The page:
This interview is part of a bi-weekly series of Q&As with sustainable transportation advocates, planners, engineers, journalists, sociologists and other experts working to shed light on best practices and solutions from across the globe. We welcome your suggestions for future Q&As.
“Bus Karo: A Guidebook on Bus Planning & Operations,” released in December by EMBARQ (a producer of this blog), provides information on global case studies, recommendations and specific methodologies that serve as a helpful reference for cities and states in India as they “set up new transit agencies, operate buses [and] monitor their performance.” The publication helps develop a framework for continuous system improvement by providing detailed information and recommendations on major cities’ experience with operating bus systems.
The Hindi title of the report, “Bus Karo,” has a double meaning: “Take the Bus” and “Stop it!” (as in “Enough!”), reflecting the local context of the bus transport sector. It addresses India, specifically, by providing case studies of restructuring efforts and opportunities to build on bus systems in the cities of Mumbai, Indore, Ahmedabad and Bangalore. The guidebook also includes case studies of three non-Indian cities—London, Sao Paulo and Seoul—where city-wide reforms have made notable impact.
The report analyzes several key issues for bus transit:
- route planning based on demand assessments
- infrastructure and transport
- types of vehicles
- contracts and tenders
- system monitoring
We spoke with Madhav Pai, director of EMBARQ India, about how the guidebook was developed and why it’s important for Indian cities. This is Part 1 of a two-part series. Tomorrow, we’ll post the rest of his responses.
TCF: What niche or role does your report fill that’s different from other guidebooks on bus operations? And who do you envision using this report?
MP: The primary contribution of Bus Karo is to document experiences in implementing reforms and innovative solutions for bus-based transport in Indian cities – experiences that would otherwise be difficult to capture. Secondly, by identifying the key success factors of city-wide bus system reforms, the guidebook provides a framework for documenting and analyzing future experiments in bus transport in India. Finally, the publication includes a series of tutorials and exercises that can be used either by practitioners or students as a resource for learning basic bus service planning concepts, such as determining fleet size, headways, travel demand and so on.
This publication of Bus Karo also parallels the Government of India’s Jawarharlal Nehru National Urban Renewal Mission (JnNURM), which has become a source of financing for Indian cities to acquire new buses. Cities across the nation that have received these buses are incorporating them into their existing fleets or are starting new public bus companies to operate them.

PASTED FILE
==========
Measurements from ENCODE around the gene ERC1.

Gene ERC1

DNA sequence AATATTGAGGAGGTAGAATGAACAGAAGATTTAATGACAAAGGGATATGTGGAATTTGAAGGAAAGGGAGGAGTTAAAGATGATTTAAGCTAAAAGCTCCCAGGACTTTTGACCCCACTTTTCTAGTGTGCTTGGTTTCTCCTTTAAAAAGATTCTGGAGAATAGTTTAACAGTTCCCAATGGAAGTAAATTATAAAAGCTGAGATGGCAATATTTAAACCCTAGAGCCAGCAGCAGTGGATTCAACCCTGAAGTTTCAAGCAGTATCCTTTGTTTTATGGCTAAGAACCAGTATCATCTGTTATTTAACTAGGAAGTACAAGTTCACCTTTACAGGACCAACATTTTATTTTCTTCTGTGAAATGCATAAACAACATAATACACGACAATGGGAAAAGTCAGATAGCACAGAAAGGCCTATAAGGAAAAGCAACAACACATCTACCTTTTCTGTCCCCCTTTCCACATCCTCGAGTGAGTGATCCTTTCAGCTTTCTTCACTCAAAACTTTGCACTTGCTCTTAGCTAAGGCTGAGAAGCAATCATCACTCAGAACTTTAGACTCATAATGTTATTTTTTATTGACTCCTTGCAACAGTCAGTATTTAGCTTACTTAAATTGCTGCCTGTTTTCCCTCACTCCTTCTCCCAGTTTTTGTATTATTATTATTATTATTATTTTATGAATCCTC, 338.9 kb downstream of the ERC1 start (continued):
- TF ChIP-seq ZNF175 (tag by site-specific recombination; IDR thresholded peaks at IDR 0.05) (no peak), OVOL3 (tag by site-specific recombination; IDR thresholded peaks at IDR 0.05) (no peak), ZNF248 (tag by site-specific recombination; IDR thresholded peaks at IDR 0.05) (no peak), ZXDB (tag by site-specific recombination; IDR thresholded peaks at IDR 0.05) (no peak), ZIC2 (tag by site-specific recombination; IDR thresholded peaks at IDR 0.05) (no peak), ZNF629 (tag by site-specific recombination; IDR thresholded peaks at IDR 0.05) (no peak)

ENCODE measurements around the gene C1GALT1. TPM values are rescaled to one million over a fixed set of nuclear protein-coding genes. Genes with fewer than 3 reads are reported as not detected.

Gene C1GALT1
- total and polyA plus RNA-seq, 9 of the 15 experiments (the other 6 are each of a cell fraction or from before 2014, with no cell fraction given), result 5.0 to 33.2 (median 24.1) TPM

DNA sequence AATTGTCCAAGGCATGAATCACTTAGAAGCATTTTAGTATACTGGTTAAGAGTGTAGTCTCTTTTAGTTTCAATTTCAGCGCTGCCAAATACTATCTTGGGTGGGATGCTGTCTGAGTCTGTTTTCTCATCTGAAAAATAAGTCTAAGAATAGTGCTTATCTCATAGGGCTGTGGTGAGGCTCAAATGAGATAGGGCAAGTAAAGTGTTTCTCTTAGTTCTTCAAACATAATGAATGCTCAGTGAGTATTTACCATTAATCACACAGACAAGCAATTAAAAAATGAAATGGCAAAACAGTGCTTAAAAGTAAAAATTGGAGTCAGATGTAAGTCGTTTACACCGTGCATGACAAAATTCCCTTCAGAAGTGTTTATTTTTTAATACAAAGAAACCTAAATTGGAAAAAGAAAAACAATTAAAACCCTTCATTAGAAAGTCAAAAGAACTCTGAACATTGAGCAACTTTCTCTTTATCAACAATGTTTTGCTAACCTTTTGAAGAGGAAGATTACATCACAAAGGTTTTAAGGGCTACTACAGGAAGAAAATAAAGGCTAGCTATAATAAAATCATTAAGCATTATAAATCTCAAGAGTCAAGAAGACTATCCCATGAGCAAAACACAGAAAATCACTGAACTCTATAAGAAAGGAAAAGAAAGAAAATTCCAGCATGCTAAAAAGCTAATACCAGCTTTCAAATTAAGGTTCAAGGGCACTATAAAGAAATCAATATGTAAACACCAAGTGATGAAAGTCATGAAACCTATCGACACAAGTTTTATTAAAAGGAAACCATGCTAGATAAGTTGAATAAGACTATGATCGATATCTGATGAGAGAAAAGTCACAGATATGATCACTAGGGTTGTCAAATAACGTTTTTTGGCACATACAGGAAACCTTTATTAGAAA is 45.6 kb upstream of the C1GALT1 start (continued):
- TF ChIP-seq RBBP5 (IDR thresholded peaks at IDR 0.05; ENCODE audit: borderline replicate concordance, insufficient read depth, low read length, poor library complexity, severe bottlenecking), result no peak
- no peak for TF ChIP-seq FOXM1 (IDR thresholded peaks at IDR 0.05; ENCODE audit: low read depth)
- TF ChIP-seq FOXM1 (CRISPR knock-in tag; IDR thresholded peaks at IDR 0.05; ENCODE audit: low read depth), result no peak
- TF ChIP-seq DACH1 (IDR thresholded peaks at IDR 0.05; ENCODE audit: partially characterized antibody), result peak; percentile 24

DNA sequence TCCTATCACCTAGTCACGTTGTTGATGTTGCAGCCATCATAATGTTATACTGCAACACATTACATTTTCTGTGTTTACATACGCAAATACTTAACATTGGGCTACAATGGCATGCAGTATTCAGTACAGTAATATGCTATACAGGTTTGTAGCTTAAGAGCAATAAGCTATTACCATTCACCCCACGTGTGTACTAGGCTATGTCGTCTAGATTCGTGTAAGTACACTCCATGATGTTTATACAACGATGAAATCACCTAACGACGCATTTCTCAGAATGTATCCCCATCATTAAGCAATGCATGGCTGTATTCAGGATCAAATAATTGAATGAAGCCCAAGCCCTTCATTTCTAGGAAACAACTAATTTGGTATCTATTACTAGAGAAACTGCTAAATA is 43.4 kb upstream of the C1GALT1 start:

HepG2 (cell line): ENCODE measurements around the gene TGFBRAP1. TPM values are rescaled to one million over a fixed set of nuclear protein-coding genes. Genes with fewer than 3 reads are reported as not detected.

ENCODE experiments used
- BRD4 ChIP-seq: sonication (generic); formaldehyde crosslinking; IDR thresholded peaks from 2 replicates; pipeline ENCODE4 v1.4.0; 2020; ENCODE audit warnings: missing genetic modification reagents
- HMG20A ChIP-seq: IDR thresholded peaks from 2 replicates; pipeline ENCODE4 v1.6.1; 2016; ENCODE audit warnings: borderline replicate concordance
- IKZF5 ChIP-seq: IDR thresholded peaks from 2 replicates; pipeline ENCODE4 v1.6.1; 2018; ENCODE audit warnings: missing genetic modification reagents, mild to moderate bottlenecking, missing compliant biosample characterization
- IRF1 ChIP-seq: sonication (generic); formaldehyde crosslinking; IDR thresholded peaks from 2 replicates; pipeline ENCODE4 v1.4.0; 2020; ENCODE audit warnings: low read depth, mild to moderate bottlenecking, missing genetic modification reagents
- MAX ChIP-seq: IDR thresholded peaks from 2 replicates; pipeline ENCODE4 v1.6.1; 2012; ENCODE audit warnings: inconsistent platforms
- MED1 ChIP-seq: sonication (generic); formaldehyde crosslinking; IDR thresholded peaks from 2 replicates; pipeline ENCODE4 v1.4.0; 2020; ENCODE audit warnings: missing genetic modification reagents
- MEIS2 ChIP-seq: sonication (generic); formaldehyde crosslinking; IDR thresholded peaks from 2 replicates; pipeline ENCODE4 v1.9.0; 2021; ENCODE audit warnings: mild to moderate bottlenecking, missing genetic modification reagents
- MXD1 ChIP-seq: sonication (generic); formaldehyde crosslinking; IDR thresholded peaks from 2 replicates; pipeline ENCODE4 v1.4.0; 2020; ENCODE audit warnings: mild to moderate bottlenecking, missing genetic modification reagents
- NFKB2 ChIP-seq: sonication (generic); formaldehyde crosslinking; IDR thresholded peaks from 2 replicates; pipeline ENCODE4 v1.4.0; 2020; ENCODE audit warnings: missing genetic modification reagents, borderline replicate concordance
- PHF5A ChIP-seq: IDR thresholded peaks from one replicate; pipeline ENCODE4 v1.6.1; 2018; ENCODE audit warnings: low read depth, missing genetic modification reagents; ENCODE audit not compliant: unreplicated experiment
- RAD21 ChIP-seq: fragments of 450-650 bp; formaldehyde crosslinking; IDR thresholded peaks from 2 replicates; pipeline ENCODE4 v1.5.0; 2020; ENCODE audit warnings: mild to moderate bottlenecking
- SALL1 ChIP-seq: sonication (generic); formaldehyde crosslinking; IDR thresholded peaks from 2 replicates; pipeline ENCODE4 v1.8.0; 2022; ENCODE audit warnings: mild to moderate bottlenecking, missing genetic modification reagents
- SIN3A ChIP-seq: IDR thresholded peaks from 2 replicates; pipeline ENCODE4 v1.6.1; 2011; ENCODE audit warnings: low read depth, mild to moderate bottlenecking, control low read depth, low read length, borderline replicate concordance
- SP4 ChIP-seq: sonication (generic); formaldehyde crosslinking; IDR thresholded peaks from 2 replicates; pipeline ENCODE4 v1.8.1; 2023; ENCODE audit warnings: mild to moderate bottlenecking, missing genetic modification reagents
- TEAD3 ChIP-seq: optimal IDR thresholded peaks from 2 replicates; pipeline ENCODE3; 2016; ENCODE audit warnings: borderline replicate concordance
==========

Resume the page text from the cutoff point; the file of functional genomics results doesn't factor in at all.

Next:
TCF: How limited were you by a lack of data or differing methods of documenting bus system reforms?
In the case of the international case studies, data availability was not a problem. For London, the local transport authority, Transport for London, regularly publishes statistics on bus usage, system costs and so on. Similar data was also readily available, albeit less extensively, in the cases of Seoul and Sao Paolo. Where specific information was not easily accessible, we were able to contact city officials and their related transport agencies who were more than willing to help us with our information requests.
Data availability was more a problem for the India case studies. Much of the needed information was not published or in the public domain. All of the information we used for these case studies were based on interviews with staff at the relevant transport agencies. [Read our previous post, including comments from Pai, about the importance of data collection and analysis in the transport sector.]
TCF: How did you choose the different case studies you picked in the report?
For the international case studies, the main aim was to select a diverse group of cities that would enable us to identify broad, high-level commonalities in successful city-wide bus reforms. The goal was to select from a wide range of geographies from a group of countries at different stages in the economic development process.The choice of London (Europe, developed), Seoul (Asia, recently developed), and Brazil (Latin America/developing) thus fulfilled these criteria.
In terms of the Indian case studies chosen, we also selected cities of different sizes. We thus settled on two major metropolises, Bangalore and Mumbai, and two medium-sized cities, which are growing at a rapid rate, Ahmedabad and Indore. Ahmedabad also recently launched the first full-fledged BRT system, making it an appropriate choice for our guidebook. Similarly, Indore has chosen an innovative business model (public-private partnership) to deliver public bus services and is also in the process of developing a BRT corridor.
GET THE FULL REPORT: All the chapters of the guidebook, including the case studies, are available for download here.